15. ‘a worthy life’s work’ • Anna openly shows her flaws: ‘my loose tongue had helped betray her (Anys)’ p. 91 • Her mission in life is to heal: ‘I had seen so much death that I would try to save a life if I could’ p. 285 • She helps even those she dislikes. • She begins her new life after the birth of the child Ahmed Bey names Aisha - meaning both ‘life’ and ‘bread’

  16. When the child was born to Mrs Bradford Anna tells us ‘’I looked into her deep blue eyes and saw reflected there the dawn of my own new life’ p. 287 • ‘let’s go and live since we have no choice in it’ p. 273 • ‘I wondered if fate had marked me to be the next in the long line of women that Anys had once spoken of...’ p. 268 • she loses her faith in God, but not her hope p. 301

  17. Anna’s Family • Joss Bont is an unsympathetic character who we are invited to have strong feelings of distaste for ‘My father’s croft had ever been a joyless place’ p. 7 • He put the branks on his first wife and threatens to do it to Anna (see page 133) • His background is revealed as abusive, however, we can see that Anna has also suffered and has allowed this to make her more compassionate and perceptive • His greed and weakness are his undoing and the village and his own family leave him to die

  18. Anna’s Stepmother • Aphra was married to Joss as a last resort when she was 26 (p. 40) • ‘she was a shrewd woman my stepmother in spite of all her superstitious fancies’ p. 107 • She knows how to handle him ‘I have my own ways of bridling that mule’ p. 198 and is as avaricious and mean spirited as he is, although somewhat more pragmatic • She only values Anna for what she can get from her

  19. Elinor • Elinor is Anna’s hero, she is intelligent and patient, kind and hard working ‘The frail body was paired with a sinewy mind...possessed with a driving energy to make and do’ p. 35 • ‘because of her I had known the warmth of a motherly concern’ ‘I had had a teacher’ ‘she was my friend and I loved her’ p. 234 • Encourages her learning and helps her to develop as a person ‘you know a very great deal more than you think you do’ p. 121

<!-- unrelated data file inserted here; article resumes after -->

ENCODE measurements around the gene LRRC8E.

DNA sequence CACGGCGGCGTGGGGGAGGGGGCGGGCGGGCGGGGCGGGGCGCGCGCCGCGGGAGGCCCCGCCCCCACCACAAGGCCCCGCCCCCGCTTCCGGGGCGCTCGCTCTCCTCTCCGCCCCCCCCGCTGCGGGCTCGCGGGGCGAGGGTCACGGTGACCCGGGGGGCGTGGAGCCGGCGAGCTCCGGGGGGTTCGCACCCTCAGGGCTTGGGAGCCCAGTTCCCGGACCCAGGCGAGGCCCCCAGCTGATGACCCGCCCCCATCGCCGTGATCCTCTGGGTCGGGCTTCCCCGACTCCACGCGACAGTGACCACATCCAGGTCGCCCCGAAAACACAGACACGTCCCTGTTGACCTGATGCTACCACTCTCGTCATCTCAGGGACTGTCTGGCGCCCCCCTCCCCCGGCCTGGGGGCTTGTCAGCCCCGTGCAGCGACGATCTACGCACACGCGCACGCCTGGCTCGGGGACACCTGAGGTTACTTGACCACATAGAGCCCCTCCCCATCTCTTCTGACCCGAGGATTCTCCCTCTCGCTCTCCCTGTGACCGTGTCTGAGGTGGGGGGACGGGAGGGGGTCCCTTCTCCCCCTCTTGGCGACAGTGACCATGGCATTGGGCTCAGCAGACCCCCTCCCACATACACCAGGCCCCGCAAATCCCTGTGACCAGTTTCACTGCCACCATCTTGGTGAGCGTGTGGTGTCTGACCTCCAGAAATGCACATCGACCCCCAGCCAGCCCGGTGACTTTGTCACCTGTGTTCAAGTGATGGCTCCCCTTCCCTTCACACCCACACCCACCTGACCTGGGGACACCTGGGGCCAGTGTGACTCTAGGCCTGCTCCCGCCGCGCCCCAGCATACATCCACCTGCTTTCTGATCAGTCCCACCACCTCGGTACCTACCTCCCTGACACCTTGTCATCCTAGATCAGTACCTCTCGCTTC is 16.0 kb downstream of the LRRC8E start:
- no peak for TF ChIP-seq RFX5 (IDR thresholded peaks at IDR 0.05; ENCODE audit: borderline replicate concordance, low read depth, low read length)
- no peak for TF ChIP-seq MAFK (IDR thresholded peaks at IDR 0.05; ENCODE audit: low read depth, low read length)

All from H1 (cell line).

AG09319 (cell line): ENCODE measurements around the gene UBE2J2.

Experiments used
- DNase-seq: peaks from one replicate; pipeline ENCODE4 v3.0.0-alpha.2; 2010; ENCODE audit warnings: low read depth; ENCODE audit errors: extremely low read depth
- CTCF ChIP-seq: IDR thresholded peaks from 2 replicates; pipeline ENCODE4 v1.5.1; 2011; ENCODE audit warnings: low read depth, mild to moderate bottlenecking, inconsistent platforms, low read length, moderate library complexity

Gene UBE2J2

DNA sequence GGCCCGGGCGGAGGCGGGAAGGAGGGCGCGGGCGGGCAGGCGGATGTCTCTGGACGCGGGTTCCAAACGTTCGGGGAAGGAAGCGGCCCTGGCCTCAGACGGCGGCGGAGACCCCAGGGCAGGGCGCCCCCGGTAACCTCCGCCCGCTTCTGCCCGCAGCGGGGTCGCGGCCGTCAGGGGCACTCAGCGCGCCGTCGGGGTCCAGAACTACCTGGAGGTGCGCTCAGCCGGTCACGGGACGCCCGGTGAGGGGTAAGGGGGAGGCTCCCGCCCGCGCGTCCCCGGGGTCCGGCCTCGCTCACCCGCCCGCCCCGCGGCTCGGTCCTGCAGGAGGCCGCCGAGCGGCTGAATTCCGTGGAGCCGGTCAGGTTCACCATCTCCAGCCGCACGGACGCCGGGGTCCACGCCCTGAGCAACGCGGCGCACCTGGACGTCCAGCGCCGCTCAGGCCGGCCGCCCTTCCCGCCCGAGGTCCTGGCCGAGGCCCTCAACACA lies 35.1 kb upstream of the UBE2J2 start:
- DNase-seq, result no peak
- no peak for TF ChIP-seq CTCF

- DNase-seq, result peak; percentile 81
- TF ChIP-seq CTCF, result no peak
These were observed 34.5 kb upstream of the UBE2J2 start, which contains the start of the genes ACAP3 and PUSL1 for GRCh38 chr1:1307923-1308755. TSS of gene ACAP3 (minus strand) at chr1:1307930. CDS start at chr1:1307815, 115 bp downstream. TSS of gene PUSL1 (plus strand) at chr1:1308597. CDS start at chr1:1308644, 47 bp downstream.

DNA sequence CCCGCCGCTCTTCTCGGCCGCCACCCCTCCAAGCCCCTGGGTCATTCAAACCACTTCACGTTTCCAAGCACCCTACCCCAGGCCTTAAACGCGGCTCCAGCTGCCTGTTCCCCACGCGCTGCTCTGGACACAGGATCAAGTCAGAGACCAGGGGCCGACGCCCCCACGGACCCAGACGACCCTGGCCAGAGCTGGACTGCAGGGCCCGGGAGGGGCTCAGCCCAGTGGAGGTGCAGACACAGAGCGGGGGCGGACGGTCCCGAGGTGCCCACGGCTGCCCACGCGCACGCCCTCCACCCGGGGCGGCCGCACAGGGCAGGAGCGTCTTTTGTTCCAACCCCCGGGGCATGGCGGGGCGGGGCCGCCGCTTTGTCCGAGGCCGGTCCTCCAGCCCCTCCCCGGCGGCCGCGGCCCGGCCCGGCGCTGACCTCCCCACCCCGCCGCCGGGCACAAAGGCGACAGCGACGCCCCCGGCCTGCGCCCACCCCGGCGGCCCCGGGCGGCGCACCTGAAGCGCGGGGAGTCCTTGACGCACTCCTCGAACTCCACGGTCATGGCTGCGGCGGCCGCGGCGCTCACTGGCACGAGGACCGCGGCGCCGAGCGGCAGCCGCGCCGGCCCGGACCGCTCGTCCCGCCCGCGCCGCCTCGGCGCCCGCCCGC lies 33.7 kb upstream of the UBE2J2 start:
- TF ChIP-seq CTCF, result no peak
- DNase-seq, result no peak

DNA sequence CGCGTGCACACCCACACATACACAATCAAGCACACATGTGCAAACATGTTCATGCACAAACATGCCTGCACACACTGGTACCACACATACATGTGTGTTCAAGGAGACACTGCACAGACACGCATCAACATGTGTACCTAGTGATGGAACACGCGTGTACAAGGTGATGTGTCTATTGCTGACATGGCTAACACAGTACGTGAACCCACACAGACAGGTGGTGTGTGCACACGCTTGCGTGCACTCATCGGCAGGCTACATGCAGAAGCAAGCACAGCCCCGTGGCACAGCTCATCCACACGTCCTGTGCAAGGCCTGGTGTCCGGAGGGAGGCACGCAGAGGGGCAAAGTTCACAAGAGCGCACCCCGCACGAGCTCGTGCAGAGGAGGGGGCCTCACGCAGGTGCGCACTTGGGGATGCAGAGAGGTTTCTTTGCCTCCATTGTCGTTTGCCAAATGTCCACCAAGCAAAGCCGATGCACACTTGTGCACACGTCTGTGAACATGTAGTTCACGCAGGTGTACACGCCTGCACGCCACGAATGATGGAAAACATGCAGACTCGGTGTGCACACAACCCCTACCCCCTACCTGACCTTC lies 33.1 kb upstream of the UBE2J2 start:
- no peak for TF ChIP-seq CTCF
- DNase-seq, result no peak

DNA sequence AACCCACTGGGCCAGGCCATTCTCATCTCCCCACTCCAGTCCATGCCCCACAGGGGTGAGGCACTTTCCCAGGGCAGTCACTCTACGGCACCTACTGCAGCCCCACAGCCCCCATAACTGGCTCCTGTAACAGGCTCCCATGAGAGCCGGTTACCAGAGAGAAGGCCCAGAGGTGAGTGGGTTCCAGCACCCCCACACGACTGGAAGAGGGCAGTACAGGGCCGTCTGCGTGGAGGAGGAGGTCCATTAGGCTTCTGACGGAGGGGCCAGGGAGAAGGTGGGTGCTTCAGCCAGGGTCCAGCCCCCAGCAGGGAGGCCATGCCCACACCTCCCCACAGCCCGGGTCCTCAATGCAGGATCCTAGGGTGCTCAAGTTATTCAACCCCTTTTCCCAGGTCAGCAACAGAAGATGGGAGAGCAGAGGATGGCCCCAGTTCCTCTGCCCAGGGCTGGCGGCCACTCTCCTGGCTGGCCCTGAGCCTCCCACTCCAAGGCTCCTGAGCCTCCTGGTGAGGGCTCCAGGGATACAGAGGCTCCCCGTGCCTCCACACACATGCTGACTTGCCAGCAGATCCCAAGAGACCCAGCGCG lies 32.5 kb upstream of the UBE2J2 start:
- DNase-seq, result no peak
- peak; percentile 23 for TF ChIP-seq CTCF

20. Anna is jealous of the closeness shared between Elinor and Michael ‘‘for the sin of my presumption and my jealousy’ p. 235 • ‘I was jealous of both of them at once. Of him, because Elinor loved him, and I hungered for a greater share of her love’ p. 229 • Elinor shares her secrets with Anna about her pregnancy to a young man out of wedlock and how Michael made a ‘sacrifice’ in marrying her. p. 155

  21. Michael • Anna is tending a broken Michael at the beginning of the novel. She stays longer than a servant should to try and help him: ‘A servant has no right to stay once she’s dismissed’. p 4 • We find out his loss on page 9: ‘I tell myself I do it for her. Why else would I do it after all?’ Anna’s lack of certainty here hints at her feelings for Michael. • He arrived in the village on Anteros, young, powerful and passionate: ‘I’d forgotten what his eyes could do’ p. 4

  22. Anna sleeps with Michael ‘‘taking him in my arms as Elinor surely would’ p. 175 • He reveals his arrogance and hypocrisy in the way he treated Elinor:‘ I deemed that she should atone by living some part of her life with her lusts unrequited. The more I could make her love me, the more her penance might weigh in the balance to equal her sin.’ p. 281 • Anna sees then his ‘unnatural coldness’ and ‘perversion’ p. 284

  23. Six Propositions about Mompellion • However, it is easy to lose sight of the significant role of Michael Mompellion in the events that took place in Eyam in 1666.

  24. Proposition 1 Mompellion is the instigator of the key actions in the novel, which includes the final decision of Anna to leave Eyam. This makes him central to the action and the unfolding of events during 1666.

  25. Elaboration 1 • Preaches to quarantine Eyam • Had consulted Thomas Stanley • Thus a carefully considered decision • Had agonised over it: ‘had been thin lipped and taut as a bowstring as if struggling to control a terrible rage.” • The great burning when all villagers had to shed their possessions: villagers were ‘frowning’ and ‘shaking heads’ • Decision based on the death of Urith Gordon • Decides and announces end of quarantine • 2nd Sunday in August 1666 • The tragic moment

  26. Proposition 2 Michael Mompellion is a complex character – perhaps more so than Anna and Elinor (??). He is a man of contradictions. This makes him as interesting as Anna and Elinor. He is at once a loving husband (despite not consummating the marriage), a caring priest, charismatic, physically strong, courageous, articulate and persuasive; but he is also ‘blind’, arrogant, proud and, at the end, cynical. But then all the characters are ‘flawed people’.

  27. Elaboration 2 • Caring : takes in Elinor; stays with George Viccars and others throughout sickness; calms Anna when children are ill; forgives Brand his theft; helps Maggie Cantwell • Charismatic: his voice focused attention on what he said; ‘silken whispers’/’comforting’; gallant knight on Anteros. • Physically strong: lifts Viccars corpse ‘as if it were nothing’. • Courageous: confronts Col Bradford; confronts lynch mob; confronts Josiah Bont after Christopher Unwin’s grave is dug before he dies. • Intelligent and intellectual: his sermons are carefully thought through. • BUT:

  28. Elaboration 2 (cont) • ‘Blind’ to some things: fails to fully understand the developing relationship between Anna and Elinor. • Arrogant and proud: his treatment of Elinor throughout their marriage (despite loving her); ‘I thought I spoke for God. Fool. My whole life … based on a lie.’ • Capable of profound anger: Jane Martin